2015 #extralife #gameathon

Yes, I hashtagged my title. Live with it.

I had previous written this “We’re right on top of the Gameathon”. Well, I never posted that. So, this is a little bit of pre- and post-gameathon.

First things: if you don’t know, it’s a charity event that benefits the Children’s Miracle Network, via Extra-Life. In turn, you choose your hospital, in our case, that’s CHEO, or the Children’s Hospital of Eastern Ontario.

With that explanation, if you’d care to donate a few dollars, five, ten, fifty, five hundred, whatever you can, the best place to do so is here, through me!

Donate via me!

Yes, we have already completed our gameathon for 2015: However, donations are still counted towards this years totals until December 31st, 2015. So, if you want to donate? Please click the link. CHEO is a great, great cause. And, honestly, I would expect them to be busy in the new year: Refugee kids are going to need help, and I’m sure CHEO will be part of that effort.

Anyway, back to the event!

The team has become this weird combination of nerds, geeks, car-people, and .. yeah. General weirdos. There’s Chapter 11 Section 62 representation, @wrenchhaus, and the old university crew: The Bombshelter. Basically, we are legion.

This year, we changed things up. How? well, you’d need to know last years, first. So, here’s last year:

This year, instead of the island in the livingroom, we’re trying a long table around the walls. I think it’s free’d up a bunch of space: we had a problem last year with people needing to get in and out (food, bathroom). I think we’ve alleviated a lot of that with the new set-up.

On top of that, with The McFee being out of town, we’re skipping Rockband and making room for more PC’s. The entire basement, in fact, is dedicated to PC gaming this year.

Then, we’ve set up two bedrooms/offices upstairs with tables and chairs for serious tabletop action:

At this point, in fact, we’ve got a full walk-through video for 2015, again. My apologies for … yeah. that’s me doing the voice over. So, I apologize in advance.

Once again, I failed to do a second walkthrough. This year did, in fact, end up being signficantly different to previous years: not only did the Tabletop gaming get a lot more attention, but at the same time, one non-nerdy-family-game got played for no less than four straight hours, by a group that grew to nearly fifteen (somewhat intoxicated) bodies: “Catch Phrase”. I know. I don’t get it either. Sadly, I didn’t get any video of the idiocy involved, either, but that’s life. That said, we brought in the kids, too, and there were games of My First Carcasonne, and the like. The adults delved into a group favorite, Pandemic, as well as Elder Sign, and a multitude of others.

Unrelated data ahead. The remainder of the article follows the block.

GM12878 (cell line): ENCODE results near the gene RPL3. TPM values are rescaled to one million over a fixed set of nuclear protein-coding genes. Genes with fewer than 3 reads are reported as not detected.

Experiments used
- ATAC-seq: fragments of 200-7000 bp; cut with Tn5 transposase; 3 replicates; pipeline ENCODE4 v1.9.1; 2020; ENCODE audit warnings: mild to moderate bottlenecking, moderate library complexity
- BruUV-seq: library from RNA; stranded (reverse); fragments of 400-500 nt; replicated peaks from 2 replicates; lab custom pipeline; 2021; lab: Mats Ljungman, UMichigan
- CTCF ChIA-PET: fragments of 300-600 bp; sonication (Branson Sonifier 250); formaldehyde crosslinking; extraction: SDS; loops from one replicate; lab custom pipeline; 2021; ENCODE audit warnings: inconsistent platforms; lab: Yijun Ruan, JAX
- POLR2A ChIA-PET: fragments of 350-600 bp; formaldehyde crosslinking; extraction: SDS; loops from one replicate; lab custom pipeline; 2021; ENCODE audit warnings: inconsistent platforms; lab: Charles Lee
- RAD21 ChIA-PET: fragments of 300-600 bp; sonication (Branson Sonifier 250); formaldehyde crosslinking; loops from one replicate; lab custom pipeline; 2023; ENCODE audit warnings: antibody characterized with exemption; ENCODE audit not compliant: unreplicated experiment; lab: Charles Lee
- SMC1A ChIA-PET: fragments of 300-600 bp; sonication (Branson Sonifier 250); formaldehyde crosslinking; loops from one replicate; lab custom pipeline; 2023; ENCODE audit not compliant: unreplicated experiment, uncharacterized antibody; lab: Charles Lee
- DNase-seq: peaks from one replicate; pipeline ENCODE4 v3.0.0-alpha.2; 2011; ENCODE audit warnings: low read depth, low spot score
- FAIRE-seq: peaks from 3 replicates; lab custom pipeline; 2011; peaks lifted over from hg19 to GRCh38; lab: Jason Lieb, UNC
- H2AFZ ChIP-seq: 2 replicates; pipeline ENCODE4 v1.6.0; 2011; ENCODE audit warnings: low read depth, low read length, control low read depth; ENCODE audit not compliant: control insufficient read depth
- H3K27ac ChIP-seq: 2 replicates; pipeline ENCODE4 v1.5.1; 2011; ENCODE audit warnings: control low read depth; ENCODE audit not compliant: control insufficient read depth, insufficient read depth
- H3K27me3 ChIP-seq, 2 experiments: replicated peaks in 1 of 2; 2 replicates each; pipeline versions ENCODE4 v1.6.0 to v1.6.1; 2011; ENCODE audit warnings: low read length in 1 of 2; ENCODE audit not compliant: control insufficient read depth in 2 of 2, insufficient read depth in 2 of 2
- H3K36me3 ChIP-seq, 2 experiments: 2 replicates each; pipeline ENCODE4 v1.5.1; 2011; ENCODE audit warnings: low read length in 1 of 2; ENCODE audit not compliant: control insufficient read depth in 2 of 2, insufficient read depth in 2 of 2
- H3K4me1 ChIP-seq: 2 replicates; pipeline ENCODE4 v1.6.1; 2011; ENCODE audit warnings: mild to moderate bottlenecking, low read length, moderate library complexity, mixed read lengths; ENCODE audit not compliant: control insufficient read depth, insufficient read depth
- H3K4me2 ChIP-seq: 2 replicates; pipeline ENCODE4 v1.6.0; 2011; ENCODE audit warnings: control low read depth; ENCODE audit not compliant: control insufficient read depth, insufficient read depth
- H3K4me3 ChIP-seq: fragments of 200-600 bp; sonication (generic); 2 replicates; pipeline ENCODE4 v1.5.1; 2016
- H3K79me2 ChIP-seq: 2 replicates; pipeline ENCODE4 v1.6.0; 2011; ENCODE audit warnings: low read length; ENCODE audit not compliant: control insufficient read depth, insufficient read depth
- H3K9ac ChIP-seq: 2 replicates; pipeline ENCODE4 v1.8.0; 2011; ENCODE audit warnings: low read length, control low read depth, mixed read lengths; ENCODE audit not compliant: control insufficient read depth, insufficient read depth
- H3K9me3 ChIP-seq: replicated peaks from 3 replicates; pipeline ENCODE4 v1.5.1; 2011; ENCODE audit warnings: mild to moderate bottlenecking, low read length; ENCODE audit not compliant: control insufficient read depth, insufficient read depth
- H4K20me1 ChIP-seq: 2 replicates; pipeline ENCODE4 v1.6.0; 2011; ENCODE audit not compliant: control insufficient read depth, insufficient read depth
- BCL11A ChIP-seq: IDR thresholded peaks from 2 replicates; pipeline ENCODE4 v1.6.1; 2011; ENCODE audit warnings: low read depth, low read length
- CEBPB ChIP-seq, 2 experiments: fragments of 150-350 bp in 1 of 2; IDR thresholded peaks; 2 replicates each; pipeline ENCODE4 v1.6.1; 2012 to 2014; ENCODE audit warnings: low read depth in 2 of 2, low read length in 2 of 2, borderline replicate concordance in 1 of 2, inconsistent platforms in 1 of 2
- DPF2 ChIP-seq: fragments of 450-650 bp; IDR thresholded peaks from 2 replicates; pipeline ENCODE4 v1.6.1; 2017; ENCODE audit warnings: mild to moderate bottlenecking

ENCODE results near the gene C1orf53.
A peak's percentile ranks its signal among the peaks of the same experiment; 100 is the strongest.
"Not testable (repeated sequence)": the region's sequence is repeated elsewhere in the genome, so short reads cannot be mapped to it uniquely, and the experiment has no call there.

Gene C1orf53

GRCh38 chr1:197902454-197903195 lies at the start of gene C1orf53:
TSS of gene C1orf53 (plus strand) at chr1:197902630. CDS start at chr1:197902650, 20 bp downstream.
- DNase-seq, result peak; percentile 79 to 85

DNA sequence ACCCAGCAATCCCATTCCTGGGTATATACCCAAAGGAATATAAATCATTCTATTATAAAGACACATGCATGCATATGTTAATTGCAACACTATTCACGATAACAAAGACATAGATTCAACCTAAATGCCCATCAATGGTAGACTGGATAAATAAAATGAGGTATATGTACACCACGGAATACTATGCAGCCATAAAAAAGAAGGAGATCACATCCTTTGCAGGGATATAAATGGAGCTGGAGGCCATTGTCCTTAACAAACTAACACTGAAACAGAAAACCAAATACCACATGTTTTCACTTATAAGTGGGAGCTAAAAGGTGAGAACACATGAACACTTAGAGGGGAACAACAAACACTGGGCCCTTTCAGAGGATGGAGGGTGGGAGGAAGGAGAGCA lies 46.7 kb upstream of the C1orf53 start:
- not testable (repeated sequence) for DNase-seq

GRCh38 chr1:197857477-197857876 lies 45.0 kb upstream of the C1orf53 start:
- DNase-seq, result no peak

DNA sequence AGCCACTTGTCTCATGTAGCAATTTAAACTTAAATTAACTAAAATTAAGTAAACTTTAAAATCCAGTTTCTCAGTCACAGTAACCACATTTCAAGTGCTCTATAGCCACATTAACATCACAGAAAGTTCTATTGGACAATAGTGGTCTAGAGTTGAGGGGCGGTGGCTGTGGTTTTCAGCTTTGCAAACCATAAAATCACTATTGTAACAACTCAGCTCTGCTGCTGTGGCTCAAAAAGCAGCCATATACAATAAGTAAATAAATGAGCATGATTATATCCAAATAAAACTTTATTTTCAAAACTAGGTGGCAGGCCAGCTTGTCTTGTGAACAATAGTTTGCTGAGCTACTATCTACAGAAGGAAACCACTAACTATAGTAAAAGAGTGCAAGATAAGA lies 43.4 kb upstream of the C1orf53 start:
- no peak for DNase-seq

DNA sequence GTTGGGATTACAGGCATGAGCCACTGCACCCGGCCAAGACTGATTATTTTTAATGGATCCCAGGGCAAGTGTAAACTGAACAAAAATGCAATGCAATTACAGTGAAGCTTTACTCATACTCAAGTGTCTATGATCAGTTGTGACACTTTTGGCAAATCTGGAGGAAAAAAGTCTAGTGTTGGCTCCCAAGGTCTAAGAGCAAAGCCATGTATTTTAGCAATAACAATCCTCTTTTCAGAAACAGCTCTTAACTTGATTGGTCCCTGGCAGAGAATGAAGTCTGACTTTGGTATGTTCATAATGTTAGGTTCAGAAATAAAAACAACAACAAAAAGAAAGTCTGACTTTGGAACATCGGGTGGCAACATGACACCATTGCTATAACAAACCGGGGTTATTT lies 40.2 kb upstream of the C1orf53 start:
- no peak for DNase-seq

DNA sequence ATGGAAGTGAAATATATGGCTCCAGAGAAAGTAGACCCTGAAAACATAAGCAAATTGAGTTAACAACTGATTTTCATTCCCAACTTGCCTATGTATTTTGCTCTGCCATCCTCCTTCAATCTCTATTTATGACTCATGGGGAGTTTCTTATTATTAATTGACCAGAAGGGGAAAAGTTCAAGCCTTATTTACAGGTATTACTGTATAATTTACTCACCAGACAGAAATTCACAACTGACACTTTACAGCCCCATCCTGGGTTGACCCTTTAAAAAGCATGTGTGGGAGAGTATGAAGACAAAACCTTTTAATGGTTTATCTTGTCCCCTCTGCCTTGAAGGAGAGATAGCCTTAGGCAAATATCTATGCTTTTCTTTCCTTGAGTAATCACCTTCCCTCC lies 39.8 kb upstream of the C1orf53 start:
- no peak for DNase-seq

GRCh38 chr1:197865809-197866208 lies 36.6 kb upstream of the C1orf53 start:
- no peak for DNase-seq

The PC master race was, as is appropriate, well represented by basement dwellers. I mean, I set up the PC gear in the basement. Note the network cables EVERYWHERE.

Speaking of the hardware, this is what it takes to set-up the house, to do things the way we do it. I’m not sure I’d recommend this to others: it’s a ton of work, and every year I end up buying more and more gear, especially networking gear. I got very lucky this year, and a neighbour was throwing out two tables (and by tables, I mean doors, with those folding legs bolted to them) which I picked up for free. Without that, we’d have had issues, so it was incredibly fortuitous.

So,yes, the hardware and set-up. Couches get moved from basement to ground floor: the ground floor is entirely consoles.

Also, my racing rig, which I finished at about 11pm the night before the event, and stood up extremely well. Althuogh I think I need addtional plyons… I mean, bracing.

The hardware!

Ok, so the house is rigged, before anyone shows up, with:

Ground Floor:
-Asus AC68u router
-TP Link 8 port switch
-TP Link 5 Port switch
-TP Link 16 port switch
-350′ Cat6 network cable

Basement:
-TP Link 5 port switch
-TP Link 8 port switch
-TP Link 32 port swtich (it’s what we had)
-250′ Cat6 Network cable

Once everyone was plugged in we had:

Ground Floor:
-11 TV’s (32″ to 50″)
-5 Xbox360s
-6 Xbox:One
-1 lonely PS4

Basement:
-12 gaming PCs of various sizes, shapes, and forms

This year, though, we didn’t blow a breaker. You laugh, but last year, we blew breakers repeatedly (due to a bad piece of wiring we’ve since had corrected) so badly that it blew a hole in the breaker itself, which had to be replaced, last winter. I’ve never seen anything like that. Compared to last year, I think we were actually bigger this year, but it’s hard to tell, because, as I pat myself on the back, I think we organized much, much more effectively this year.

So, while it IS a ton of fun, both in the set-up, preparation, and the event itself, there is a point to all this. And the point is, to raise money for CHEO. Which we did in spades.